By GARRY OVERBEY
    Staff Writer

    ___________________
    THE LEDGER.COM (POLK COUNTY)

    Fire Crews Battle Series of Polk Wildfires

    By Bill Bair
    The Ledger
    billbair1@aol.com

    FROSTPROOF -- Division of Forestry and Polk County fire crews were working a series of four or five wildfires near West Frostproof on Tuesday afternoon. The fires appeared to have been deliberately set.

    Mark Hebb of the Division of Forestry said there were homes in the area of the fires, but none were in immediate danger.

    Hebb said the first call about a wildfire came about 3 p.m., but by the time crews arrived there were several others burning in the area.

    He said the largest fire was about four acres.

    "It looks like a traditional case of arson," Hebb said.

    Hebb said the fires were located south of U.S. 98, about two miles west of the Polk County jail facility.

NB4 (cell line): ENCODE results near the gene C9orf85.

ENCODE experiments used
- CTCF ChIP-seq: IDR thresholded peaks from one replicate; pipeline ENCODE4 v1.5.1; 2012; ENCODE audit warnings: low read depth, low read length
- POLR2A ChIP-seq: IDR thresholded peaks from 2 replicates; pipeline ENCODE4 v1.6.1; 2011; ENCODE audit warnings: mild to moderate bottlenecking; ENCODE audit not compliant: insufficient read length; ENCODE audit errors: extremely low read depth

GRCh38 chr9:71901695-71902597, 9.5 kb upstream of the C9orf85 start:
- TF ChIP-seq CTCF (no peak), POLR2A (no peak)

Hebb said there was no other wildfire activity in Polk County Tuesday.

    Recent rains helped curtail fire activity around Polk County, but Hebb said the fire danger will be increasing today.

    He said the forecast calls for low humidity and a strong northwest wind.

    While Polk County is considerably wetter than it has been the past several years, Hebb said grass and other vegetation killed by January freezes and frosts provide a great deal of fuel for wildfires.

    He urged residents doing any outdoor burning to use extreme caution, noting that residents can be held responsible for damage caused by fires they set, as well as the cost of extinguishing them and fines.

    Bill Bair can be reached at billbair1@aol.com or 863-6767118.
    __________________
    THE LEDGER.COM (Related Story to Above)

    Wildfires May Have Been Deliberately Set

    By Bill Bair
    The Ledger
    billbair1@aol.com

    FROSTPROOF -- Division of Forestry and Polk County fire crews were working a series of four or five wildfires near West Frostproof on Tuesday afternoon. The fires appeared to have been deliberately set.

    Mark Hebb of the Division of Forestry said there were homes in the area of the fires, but none were in immediate danger.

    Hebb said the first call about a wildfire came about 3 p.m., but by the time crews arrived there were several others burning in the area.